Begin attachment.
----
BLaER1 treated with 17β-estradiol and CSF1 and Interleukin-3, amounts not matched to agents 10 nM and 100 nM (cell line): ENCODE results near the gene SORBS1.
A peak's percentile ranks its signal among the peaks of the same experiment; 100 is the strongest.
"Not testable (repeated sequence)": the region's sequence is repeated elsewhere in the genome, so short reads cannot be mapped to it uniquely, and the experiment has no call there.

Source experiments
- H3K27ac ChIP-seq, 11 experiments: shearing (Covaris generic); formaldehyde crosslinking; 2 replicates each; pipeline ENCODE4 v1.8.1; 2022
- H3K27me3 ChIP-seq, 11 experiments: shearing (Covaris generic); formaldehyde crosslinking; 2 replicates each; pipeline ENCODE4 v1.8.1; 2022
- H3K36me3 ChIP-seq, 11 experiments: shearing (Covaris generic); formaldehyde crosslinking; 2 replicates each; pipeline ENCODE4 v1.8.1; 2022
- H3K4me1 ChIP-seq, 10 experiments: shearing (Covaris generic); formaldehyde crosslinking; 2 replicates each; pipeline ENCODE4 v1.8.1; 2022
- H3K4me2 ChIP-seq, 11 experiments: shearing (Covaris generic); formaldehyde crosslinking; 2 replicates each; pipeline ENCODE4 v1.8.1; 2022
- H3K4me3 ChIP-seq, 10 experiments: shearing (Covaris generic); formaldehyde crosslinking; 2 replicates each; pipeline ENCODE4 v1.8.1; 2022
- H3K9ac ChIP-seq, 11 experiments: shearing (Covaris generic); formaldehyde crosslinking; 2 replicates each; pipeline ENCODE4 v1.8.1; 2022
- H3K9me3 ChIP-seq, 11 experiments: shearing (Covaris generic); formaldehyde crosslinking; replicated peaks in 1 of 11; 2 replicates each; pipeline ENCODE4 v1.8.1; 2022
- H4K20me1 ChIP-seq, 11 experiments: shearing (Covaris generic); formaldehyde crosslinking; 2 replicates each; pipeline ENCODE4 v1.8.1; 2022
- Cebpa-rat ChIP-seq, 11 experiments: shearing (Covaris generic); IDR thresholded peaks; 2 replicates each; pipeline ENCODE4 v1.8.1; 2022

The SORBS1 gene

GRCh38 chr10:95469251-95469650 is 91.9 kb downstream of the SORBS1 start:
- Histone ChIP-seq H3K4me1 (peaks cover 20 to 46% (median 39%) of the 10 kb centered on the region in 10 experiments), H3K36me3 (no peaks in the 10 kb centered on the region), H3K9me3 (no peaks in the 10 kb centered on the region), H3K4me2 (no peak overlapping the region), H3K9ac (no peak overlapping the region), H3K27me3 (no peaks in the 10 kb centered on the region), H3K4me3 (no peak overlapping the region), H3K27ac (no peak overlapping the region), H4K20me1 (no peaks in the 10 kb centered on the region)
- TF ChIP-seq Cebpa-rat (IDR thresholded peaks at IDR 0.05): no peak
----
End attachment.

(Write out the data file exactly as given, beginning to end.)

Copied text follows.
BLaER1 treated with 17β-estradiol and CSF1 and Interleukin-3, amounts not matched to agents 10 nM and 100 nM (cell line): ENCODE results near the gene SORBS1.
A peak's percentile ranks its signal among the peaks of the same experiment; 100 is the strongest.
"Not testable (repeated sequence)": the region's sequence is repeated elsewhere in the genome, so short reads cannot be mapped to it uniquely, and the experiment has no call there.

Source experiments
- H3K27ac ChIP-seq, 11 experiments: shearing (Covaris generic); formaldehyde crosslinking; 2 replicates each; pipeline ENCODE4 v1.8.1; 2022
- H3K27me3 ChIP-seq, 11 experiments: shearing (Covaris generic); formaldehyde crosslinking; 2 replicates each; pipeline ENCODE4 v1.8.1; 2022
- H3K36me3 ChIP-seq, 11 experiments: shearing (Covaris generic); formaldehyde crosslinking; 2 replicates each; pipeline ENCODE4 v1.8.1; 2022
- H3K4me1 ChIP-seq, 10 experiments: shearing (Covaris generic); formaldehyde crosslinking; 2 replicates each; pipeline ENCODE4 v1.8.1; 2022
- H3K4me2 ChIP-seq, 11 experiments: shearing (Covaris generic); formaldehyde crosslinking; 2 replicates each; pipeline ENCODE4 v1.8.1; 2022
- H3K4me3 ChIP-seq, 10 experiments: shearing (Covaris generic); formaldehyde crosslinking; 2 replicates each; pipeline ENCODE4 v1.8.1; 2022
- H3K9ac ChIP-seq, 11 experiments: shearing (Covaris generic); formaldehyde crosslinking; 2 replicates each; pipeline ENCODE4 v1.8.1; 2022
- H3K9me3 ChIP-seq, 11 experiments: shearing (Covaris generic); formaldehyde crosslinking; replicated peaks in 1 of 11; 2 replicates each; pipeline ENCODE4 v1.8.1; 2022
- H4K20me1 ChIP-seq, 11 experiments: shearing (Covaris generic); formaldehyde crosslinking; 2 replicates each; pipeline ENCODE4 v1.8.1; 2022
- Cebpa-rat ChIP-seq, 11 experiments: shearing (Covaris generic); IDR thresholded peaks; 2 replicates each; pipeline ENCODE4 v1.8.1; 2022

The SORBS1 gene

GRCh38 chr10:95469251-95469650 is 91.9 kb downstream of the SORBS1 start:
- Histone ChIP-seq H3K4me1 (peaks cover 20 to 46% (median 39%) of the 10 kb centered on the region in 10 experiments), H3K36me3 (no peaks in the 10 kb centered on the region), H3K9me3 (no peaks in the 10 kb centered on the region), H3K4me2 (no peak overlapping the region), H3K9ac (no peak overlapping the region), H3K27me3 (no peaks in the 10 kb centered on the region), H3K4me3 (no peak overlapping the region), H3K27ac (no peak overlapping the region), H4K20me1 (no peaks in the 10 kb centered on the region)
- TF ChIP-seq Cebpa-rat (IDR thresholded peaks at IDR 0.05): no peak